Swimming sensation Michael Phelps spent countless hours in the pool training to become the most decorated Olympian in history.
He also spent countless hours in bed, sleeping.
Phelps says training and sleeping were equally critical when it came to acquiring his stack of 28 Olympic medals.
"At a very young age I learned how important sleep was," says Phelps, who spoke to CNBC about his training habits from the New York City showroom of direct-to-consumer mattress brand Leesa. The Olympian has recently entered into a four-year brand partnership with the company.
Sleep is "where you can naturally grow and your body recovers," says Phelps.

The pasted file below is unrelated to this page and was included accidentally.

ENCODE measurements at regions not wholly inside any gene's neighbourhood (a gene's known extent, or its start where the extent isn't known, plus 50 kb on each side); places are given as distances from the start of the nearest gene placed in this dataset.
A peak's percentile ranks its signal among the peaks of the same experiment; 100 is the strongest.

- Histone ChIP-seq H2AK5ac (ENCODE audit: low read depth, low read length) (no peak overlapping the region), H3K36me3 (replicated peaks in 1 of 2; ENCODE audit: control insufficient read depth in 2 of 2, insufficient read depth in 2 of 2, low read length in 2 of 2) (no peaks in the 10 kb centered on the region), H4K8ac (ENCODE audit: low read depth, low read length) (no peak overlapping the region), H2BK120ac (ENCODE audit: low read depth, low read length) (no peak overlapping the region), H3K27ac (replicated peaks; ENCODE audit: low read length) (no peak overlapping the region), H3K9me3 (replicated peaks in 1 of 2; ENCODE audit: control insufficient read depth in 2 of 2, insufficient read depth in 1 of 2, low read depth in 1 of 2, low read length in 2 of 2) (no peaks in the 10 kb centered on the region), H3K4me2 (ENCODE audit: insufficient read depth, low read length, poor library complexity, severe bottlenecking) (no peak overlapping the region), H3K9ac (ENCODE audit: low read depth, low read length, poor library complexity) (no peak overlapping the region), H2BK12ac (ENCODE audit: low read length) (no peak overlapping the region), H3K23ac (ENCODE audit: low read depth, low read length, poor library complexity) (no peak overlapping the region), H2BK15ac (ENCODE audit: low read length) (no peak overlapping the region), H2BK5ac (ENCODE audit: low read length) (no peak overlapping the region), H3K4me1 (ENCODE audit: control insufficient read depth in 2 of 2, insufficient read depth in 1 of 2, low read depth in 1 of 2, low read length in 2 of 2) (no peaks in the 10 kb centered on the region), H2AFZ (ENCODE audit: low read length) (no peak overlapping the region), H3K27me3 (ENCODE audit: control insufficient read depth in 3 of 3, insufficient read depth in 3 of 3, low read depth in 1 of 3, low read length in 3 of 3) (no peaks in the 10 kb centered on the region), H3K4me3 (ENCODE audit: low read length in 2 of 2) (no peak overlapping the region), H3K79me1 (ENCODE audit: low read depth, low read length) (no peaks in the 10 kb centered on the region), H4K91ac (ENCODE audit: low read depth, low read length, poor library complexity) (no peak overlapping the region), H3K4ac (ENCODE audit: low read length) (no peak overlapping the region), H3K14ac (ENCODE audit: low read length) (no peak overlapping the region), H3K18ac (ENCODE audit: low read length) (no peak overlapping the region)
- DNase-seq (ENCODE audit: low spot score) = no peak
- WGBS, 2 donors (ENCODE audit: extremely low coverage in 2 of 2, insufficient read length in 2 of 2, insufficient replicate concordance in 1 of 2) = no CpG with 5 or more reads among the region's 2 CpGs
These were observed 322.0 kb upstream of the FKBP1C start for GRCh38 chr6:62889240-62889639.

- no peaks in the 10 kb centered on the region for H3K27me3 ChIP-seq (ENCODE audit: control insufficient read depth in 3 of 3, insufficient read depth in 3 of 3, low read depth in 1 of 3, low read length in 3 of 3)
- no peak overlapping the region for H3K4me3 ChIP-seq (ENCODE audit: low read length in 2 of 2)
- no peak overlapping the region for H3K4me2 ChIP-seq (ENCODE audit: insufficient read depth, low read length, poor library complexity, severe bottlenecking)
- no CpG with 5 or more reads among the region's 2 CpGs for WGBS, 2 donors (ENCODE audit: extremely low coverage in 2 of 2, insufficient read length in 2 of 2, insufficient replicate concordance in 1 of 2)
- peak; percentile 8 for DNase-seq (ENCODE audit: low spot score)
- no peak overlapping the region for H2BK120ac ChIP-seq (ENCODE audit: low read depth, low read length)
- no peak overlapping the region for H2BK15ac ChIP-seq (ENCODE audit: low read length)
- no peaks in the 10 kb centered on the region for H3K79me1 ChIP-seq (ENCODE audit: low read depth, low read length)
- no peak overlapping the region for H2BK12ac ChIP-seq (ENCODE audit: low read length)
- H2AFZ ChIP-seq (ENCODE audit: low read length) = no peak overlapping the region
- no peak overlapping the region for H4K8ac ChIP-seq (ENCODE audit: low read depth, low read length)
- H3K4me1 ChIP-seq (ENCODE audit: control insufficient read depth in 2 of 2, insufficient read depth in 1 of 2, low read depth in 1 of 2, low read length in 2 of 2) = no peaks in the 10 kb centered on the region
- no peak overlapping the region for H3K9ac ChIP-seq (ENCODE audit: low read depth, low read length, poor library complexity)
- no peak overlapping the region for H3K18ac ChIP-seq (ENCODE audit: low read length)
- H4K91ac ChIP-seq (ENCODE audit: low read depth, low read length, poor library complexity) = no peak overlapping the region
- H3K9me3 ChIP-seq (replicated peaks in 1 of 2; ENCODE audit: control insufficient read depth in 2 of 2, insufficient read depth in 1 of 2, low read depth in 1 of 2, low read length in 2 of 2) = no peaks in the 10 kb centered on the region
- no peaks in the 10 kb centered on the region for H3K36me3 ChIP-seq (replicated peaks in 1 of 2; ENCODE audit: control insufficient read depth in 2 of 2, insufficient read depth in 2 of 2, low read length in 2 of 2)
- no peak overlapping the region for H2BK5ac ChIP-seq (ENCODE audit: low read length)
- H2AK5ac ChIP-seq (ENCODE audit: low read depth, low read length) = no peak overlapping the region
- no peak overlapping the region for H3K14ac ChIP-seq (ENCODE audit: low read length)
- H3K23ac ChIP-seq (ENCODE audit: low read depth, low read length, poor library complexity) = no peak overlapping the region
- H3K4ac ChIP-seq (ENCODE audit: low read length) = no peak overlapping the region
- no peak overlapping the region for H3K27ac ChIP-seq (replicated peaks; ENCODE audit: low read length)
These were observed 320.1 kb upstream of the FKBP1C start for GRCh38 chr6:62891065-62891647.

When Phelps was training for the Olympics, he swam seven days a week, covering between 70,000 and 100,000 yards a week.
As part of his workout regimen, Phelps tracked not only how much sleep he got but how deeply he slept. He made note of the quantity and quality of his sleep and data points such as whether he was getting REM sleep, deep sleep or light sleep.
"I really can't say it enough. I don't think people really pay enough attention to how important sleep is," says Phelps.
He was in the pool three to five hours a day seven days a week. To maintain that workout schedule, Phelps slept eight hours a night and took a 2-3 hour nap each afternoon, he says.
Now, though he's retired from swimming, Phelps still tries to get at least eight hours of shut eye a night. But, since he has a nine-month-old baby, that's a challenge worthy of an Olympian.